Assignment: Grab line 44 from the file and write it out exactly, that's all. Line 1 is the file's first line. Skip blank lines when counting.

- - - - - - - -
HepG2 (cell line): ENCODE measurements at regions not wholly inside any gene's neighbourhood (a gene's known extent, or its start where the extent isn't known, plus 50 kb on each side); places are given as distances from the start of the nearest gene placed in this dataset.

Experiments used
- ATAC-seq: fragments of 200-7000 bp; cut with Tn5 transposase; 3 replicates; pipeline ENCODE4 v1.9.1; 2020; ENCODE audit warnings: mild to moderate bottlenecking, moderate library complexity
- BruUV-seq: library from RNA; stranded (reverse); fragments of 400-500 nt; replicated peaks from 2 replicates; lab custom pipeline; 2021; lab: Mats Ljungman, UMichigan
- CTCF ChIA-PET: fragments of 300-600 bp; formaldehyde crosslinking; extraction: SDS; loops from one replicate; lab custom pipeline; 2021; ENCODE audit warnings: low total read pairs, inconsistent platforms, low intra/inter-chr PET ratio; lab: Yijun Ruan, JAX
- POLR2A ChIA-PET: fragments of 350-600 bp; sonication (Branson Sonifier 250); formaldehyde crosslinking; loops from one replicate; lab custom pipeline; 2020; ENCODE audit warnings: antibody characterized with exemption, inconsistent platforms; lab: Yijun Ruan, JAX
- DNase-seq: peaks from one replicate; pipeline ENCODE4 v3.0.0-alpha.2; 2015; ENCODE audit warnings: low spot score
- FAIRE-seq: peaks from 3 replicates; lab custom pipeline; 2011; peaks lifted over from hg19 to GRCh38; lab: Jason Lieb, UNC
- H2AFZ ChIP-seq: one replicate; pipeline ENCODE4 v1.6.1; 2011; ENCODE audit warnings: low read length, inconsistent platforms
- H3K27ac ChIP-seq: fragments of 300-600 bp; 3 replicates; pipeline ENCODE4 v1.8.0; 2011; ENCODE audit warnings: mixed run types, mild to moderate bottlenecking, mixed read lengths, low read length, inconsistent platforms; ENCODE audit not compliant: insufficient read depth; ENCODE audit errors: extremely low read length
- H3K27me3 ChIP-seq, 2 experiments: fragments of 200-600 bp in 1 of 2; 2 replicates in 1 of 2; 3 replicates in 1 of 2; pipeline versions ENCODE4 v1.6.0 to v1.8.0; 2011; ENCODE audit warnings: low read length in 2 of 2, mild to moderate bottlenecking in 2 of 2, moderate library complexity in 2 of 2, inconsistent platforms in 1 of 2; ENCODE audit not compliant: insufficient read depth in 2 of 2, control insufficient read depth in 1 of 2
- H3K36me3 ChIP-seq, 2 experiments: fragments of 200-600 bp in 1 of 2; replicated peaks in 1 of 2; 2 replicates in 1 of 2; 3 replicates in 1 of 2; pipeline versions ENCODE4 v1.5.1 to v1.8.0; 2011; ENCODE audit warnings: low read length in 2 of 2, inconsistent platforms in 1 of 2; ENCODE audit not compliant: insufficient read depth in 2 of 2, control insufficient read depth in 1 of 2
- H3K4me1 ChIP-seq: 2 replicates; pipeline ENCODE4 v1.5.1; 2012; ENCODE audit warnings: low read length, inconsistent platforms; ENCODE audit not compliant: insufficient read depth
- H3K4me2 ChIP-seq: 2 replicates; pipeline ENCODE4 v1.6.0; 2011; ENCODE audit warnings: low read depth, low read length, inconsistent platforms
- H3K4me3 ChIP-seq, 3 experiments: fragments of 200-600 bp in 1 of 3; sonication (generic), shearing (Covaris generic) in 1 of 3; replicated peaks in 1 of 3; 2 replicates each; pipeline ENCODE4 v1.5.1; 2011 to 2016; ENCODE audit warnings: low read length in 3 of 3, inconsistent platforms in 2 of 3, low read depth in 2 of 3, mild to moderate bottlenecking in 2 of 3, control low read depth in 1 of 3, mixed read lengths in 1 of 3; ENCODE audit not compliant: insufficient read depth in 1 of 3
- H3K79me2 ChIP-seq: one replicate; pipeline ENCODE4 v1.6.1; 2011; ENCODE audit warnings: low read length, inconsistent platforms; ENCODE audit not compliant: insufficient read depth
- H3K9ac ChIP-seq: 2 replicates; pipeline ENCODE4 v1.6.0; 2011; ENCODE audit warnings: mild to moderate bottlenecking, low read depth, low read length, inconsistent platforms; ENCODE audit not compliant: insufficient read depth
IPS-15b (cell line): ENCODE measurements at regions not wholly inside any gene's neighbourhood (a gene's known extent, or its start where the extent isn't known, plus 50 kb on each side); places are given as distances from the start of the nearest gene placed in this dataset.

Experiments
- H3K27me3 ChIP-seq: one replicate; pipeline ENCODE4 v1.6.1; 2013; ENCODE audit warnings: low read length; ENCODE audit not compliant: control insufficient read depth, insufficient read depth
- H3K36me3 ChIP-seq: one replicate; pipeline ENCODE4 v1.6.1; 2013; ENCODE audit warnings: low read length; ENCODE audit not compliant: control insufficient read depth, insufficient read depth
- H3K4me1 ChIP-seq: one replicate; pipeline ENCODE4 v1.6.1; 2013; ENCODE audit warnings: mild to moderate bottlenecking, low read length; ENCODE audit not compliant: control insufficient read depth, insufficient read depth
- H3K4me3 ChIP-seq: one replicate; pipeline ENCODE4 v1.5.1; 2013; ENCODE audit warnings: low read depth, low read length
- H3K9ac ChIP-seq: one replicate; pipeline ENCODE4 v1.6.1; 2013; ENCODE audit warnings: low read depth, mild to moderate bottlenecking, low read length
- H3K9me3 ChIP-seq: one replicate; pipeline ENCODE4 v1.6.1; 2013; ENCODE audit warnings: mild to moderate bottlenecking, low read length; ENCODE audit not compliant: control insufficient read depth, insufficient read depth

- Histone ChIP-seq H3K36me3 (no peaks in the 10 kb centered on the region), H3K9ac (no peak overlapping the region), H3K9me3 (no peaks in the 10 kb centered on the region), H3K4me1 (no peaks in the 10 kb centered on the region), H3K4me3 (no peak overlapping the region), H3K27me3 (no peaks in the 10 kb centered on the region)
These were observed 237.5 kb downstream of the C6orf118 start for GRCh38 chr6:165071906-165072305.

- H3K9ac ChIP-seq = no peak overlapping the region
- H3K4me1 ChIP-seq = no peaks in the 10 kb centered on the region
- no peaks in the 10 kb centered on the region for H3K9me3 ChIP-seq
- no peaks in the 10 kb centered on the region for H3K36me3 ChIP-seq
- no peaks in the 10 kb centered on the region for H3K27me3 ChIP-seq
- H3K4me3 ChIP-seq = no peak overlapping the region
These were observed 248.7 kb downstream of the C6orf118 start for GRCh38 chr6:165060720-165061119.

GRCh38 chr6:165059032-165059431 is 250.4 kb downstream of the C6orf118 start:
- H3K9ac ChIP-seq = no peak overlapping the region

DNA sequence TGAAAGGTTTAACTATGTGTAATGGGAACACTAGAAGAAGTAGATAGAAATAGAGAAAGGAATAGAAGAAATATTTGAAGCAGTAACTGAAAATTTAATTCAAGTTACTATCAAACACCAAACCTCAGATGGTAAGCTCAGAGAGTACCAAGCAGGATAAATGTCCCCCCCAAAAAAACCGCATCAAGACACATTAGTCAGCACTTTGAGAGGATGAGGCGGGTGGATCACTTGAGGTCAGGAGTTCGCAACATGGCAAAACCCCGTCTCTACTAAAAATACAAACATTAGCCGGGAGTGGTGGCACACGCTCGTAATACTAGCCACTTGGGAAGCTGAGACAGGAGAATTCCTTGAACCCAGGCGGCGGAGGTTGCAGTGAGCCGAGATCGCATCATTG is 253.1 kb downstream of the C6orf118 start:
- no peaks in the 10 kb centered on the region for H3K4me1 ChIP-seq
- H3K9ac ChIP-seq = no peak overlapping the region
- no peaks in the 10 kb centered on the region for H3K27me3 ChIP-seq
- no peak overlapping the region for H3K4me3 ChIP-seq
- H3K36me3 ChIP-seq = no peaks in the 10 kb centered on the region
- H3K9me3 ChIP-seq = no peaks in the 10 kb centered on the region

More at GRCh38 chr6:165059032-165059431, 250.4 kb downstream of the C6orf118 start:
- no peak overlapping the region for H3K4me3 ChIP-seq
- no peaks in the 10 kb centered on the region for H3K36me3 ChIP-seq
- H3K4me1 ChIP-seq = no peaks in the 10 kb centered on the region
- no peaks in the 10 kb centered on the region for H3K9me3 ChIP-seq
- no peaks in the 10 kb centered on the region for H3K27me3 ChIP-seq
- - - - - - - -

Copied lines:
More at GRCh38 chr6:165059032-165059431, 250.4 kb downstream of the C6orf118 start: